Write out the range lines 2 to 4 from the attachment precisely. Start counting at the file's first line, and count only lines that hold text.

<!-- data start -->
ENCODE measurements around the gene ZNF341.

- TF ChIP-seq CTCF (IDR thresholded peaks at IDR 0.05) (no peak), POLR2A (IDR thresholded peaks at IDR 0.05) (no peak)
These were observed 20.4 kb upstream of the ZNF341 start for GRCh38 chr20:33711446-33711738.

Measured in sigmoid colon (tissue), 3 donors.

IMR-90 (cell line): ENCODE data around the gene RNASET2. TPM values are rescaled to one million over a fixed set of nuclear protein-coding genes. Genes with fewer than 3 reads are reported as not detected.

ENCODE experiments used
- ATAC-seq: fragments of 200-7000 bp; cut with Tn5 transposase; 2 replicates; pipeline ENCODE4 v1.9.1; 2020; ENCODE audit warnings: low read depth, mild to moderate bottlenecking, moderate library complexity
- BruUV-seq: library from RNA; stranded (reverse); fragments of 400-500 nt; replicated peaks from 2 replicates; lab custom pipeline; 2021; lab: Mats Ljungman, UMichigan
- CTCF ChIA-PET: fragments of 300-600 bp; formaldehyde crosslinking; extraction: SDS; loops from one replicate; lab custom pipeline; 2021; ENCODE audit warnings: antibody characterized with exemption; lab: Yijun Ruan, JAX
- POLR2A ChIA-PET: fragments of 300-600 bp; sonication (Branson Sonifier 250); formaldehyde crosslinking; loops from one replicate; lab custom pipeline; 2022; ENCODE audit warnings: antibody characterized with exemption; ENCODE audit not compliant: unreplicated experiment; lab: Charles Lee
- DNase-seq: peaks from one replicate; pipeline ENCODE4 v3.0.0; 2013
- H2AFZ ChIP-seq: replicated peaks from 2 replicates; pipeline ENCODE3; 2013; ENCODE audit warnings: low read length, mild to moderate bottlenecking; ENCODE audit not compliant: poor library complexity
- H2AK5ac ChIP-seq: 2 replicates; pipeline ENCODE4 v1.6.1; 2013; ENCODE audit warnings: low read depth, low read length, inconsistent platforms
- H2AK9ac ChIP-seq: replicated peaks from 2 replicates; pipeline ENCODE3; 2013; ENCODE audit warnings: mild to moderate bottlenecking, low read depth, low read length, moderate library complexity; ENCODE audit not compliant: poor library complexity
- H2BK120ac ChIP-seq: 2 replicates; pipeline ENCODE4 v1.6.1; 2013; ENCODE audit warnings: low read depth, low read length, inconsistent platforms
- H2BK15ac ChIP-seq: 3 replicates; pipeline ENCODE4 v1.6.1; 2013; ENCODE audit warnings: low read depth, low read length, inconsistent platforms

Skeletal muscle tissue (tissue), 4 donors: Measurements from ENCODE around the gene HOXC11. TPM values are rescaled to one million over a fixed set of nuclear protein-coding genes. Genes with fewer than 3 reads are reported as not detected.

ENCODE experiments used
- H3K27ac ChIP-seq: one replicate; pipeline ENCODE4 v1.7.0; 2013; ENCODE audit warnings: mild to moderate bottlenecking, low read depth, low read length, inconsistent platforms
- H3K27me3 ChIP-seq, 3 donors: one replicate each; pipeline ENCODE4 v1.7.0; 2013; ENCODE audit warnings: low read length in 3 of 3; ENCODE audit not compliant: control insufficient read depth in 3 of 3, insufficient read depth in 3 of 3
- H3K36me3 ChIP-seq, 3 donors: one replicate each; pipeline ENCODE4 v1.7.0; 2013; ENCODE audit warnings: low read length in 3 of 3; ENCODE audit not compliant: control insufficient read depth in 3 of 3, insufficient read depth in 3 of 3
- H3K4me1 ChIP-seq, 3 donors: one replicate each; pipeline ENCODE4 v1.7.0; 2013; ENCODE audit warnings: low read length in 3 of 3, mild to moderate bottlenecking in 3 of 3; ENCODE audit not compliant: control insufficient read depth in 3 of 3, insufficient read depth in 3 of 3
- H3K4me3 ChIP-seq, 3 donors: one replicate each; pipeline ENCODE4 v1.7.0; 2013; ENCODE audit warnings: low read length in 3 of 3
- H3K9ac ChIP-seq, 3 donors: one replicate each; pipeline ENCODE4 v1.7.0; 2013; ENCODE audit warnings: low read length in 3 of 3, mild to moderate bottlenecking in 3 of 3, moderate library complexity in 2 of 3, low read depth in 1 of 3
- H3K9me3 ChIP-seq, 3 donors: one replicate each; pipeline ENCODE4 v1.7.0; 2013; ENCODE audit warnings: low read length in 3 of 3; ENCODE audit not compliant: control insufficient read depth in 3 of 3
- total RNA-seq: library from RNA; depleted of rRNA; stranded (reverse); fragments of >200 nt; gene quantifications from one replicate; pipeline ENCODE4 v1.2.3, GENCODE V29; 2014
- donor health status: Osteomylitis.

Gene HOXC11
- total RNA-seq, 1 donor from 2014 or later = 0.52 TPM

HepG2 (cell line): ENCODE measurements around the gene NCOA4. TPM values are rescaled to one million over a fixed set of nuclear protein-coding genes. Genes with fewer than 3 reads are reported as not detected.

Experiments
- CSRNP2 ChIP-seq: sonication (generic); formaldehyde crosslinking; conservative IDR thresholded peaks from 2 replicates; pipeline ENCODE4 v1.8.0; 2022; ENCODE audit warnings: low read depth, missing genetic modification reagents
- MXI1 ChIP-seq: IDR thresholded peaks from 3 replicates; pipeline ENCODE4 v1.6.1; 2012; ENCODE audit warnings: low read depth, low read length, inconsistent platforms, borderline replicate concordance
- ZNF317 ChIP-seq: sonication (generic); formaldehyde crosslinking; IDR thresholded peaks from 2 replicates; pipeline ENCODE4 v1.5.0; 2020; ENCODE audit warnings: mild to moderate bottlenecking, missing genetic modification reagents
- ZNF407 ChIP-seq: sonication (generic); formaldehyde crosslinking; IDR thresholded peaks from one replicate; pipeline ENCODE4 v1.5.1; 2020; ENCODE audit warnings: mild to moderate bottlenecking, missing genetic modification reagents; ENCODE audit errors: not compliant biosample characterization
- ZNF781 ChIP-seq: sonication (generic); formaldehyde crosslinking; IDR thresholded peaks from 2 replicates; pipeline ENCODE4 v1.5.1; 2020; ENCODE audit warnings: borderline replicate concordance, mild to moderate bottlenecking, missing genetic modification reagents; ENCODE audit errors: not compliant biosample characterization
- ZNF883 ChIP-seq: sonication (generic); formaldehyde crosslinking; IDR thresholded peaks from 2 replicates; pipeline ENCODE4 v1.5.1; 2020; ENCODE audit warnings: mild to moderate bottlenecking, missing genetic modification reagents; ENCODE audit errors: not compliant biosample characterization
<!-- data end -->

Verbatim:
- TF ChIP-seq CTCF (IDR thresholded peaks at IDR 0.05) (no peak), POLR2A (IDR thresholded peaks at IDR 0.05) (no peak)
These were observed 20.4 kb upstream of the ZNF341 start for GRCh38 chr20:33711446-33711738.

Measured in sigmoid colon (tissue), 3 donors.